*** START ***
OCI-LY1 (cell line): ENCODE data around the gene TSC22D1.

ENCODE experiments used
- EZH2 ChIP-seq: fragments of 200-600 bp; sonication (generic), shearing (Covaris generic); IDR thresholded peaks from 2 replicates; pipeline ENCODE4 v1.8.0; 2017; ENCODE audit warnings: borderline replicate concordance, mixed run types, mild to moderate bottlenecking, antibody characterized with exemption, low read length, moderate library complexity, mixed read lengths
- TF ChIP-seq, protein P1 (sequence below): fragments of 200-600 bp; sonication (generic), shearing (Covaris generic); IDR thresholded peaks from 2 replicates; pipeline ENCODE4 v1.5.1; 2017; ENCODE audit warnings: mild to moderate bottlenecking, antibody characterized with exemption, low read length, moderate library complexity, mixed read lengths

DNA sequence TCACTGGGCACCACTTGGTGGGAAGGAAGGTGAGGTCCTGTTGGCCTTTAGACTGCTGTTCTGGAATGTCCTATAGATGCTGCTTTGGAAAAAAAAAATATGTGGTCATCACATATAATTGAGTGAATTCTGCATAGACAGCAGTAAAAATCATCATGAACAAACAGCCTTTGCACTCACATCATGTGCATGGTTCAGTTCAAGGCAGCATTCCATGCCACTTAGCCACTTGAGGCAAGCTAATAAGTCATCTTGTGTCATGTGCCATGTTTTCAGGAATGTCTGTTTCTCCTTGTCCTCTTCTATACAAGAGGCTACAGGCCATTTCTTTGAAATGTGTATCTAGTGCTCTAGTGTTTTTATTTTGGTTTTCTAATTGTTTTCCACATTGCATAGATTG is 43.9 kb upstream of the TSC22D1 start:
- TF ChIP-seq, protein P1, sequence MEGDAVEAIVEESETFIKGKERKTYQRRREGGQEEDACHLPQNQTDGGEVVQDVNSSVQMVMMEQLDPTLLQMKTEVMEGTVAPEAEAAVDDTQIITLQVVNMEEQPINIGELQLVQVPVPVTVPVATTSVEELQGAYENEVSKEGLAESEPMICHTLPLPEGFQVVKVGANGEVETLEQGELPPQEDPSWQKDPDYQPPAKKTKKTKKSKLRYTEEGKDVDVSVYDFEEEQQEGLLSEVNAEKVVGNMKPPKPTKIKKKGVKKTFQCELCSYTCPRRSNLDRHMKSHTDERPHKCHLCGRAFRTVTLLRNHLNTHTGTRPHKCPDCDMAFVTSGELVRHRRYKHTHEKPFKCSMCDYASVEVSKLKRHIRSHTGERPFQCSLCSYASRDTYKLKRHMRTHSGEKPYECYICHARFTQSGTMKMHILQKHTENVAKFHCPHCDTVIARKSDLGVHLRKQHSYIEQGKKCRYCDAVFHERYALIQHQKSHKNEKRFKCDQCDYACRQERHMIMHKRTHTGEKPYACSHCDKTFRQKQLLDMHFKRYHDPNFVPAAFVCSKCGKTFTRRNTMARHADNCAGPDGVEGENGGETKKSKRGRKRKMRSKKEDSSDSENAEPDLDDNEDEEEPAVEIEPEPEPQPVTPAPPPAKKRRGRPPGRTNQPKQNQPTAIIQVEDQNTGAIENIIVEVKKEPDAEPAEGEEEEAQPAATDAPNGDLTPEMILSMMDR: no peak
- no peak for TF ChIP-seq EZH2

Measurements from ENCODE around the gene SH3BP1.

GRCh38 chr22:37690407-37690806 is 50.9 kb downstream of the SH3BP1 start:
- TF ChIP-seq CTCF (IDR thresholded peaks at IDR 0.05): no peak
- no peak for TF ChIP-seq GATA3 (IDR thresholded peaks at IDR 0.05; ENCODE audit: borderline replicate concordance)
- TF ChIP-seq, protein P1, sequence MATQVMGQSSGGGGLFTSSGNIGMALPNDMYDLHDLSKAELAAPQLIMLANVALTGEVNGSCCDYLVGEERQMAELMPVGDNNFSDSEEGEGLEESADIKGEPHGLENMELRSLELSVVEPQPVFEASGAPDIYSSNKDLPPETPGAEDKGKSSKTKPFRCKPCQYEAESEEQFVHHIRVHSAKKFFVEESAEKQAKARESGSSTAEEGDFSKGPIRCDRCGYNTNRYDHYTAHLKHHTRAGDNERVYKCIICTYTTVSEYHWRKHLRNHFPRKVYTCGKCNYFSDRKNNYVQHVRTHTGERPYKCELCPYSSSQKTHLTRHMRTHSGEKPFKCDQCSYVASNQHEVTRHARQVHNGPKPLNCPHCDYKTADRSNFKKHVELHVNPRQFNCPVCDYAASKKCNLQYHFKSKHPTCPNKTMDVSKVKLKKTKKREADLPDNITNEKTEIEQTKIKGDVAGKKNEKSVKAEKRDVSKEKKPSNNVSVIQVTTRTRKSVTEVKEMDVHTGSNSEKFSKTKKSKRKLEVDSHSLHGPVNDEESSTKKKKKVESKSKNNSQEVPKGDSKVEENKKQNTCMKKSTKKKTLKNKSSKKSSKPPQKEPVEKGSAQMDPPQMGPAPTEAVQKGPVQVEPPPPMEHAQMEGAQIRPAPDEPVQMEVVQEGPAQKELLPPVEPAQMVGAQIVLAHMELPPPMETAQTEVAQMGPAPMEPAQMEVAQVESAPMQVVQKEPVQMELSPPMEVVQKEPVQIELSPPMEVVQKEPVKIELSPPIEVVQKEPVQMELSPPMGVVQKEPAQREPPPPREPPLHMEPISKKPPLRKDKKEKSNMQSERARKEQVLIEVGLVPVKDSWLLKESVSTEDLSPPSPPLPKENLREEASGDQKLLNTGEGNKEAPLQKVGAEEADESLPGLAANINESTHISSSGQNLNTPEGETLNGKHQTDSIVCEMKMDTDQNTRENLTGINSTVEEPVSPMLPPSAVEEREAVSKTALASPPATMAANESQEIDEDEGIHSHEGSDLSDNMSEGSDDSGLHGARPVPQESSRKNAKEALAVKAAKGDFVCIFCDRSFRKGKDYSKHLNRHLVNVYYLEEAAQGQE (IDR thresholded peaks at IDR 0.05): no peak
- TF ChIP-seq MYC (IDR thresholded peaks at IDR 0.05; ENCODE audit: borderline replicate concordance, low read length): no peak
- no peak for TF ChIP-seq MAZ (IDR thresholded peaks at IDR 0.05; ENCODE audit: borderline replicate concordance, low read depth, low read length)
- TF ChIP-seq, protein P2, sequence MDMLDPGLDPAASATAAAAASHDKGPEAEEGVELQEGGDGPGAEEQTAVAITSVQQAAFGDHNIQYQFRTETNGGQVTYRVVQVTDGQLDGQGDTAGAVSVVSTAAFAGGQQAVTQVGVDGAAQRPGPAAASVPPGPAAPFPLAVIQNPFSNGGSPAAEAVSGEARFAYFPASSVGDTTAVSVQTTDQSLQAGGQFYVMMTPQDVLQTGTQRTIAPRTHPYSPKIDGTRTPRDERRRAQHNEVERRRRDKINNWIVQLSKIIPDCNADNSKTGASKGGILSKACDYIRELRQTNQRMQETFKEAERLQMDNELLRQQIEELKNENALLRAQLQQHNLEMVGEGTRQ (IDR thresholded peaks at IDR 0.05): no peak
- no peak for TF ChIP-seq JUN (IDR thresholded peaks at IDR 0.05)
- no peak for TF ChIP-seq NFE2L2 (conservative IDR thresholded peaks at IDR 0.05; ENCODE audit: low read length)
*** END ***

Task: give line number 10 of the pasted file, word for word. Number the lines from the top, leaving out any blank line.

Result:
- TF ChIP-seq CTCF (IDR thresholded peaks at IDR 0.05): no peak